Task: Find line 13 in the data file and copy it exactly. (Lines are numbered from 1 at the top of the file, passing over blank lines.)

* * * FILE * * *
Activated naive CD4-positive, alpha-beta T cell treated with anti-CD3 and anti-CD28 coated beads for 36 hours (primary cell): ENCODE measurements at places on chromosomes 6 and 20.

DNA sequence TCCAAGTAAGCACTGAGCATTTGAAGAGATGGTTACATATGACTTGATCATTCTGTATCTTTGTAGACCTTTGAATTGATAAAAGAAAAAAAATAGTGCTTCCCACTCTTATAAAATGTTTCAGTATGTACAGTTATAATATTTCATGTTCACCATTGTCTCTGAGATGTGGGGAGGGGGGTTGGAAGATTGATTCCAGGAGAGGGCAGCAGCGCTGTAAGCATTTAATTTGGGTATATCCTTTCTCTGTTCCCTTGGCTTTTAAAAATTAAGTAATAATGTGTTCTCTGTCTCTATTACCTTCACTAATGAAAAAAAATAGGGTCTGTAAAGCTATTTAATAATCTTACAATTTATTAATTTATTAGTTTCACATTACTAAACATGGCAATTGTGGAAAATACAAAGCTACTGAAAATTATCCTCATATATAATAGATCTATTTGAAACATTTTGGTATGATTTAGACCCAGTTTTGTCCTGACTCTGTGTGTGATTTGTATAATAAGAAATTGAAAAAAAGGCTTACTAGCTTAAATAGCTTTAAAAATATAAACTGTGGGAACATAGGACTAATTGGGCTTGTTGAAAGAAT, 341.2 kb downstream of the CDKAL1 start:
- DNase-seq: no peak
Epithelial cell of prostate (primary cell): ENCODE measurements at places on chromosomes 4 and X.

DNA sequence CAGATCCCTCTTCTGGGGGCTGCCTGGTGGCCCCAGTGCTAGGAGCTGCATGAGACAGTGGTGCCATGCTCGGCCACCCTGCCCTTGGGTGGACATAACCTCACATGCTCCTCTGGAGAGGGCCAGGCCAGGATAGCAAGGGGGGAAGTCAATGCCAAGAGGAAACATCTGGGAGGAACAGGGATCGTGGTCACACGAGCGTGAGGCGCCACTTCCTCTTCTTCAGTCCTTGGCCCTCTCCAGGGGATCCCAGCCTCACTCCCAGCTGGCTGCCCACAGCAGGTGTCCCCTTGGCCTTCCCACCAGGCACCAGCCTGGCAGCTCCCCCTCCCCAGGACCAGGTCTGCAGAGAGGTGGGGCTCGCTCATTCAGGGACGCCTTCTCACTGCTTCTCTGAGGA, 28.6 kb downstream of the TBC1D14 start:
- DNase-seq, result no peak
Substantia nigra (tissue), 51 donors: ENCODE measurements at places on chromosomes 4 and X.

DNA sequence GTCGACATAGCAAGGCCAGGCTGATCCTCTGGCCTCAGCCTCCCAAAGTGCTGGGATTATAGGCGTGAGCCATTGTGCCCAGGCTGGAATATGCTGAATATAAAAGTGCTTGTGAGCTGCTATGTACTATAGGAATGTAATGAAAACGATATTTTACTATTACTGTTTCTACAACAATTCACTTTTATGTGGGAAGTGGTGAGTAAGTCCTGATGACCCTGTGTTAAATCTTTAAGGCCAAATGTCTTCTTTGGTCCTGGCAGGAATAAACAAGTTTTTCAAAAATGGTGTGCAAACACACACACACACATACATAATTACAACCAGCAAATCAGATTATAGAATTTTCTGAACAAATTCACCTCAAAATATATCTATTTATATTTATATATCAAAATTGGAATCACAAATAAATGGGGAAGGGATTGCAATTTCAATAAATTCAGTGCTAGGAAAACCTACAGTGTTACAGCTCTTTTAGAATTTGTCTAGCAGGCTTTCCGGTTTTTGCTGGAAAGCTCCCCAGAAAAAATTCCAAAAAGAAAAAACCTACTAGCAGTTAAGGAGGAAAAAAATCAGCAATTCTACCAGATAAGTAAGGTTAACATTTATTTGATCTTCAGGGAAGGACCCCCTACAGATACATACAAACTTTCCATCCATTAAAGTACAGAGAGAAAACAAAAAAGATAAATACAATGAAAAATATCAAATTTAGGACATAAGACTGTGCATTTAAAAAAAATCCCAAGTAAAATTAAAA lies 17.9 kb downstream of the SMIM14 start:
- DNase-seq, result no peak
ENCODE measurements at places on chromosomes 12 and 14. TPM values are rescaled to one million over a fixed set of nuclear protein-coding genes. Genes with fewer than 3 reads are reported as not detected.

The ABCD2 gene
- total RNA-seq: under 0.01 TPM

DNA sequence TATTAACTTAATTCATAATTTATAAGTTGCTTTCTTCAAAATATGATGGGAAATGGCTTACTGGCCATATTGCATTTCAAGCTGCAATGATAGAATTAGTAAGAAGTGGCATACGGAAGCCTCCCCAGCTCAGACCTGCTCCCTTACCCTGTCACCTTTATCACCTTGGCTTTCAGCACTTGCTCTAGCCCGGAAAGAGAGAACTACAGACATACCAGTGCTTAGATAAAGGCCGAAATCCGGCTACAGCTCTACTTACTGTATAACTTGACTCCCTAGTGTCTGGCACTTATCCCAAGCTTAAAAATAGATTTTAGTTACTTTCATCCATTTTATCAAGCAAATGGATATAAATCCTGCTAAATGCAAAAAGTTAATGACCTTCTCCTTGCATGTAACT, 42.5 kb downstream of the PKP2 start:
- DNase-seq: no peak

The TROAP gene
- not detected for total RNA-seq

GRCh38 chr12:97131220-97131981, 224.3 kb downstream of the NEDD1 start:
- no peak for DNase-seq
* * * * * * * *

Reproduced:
DNA sequence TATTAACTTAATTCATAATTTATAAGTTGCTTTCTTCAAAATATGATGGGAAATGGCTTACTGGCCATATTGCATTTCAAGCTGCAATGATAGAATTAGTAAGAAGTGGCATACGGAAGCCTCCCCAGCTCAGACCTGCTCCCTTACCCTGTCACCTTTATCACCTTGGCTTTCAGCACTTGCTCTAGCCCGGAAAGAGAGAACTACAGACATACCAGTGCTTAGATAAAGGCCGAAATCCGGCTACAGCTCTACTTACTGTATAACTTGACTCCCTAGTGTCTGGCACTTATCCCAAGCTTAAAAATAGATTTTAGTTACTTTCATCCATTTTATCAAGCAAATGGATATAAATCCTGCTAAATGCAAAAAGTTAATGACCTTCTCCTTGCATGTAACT, 42.5 kb downstream of the PKP2 start: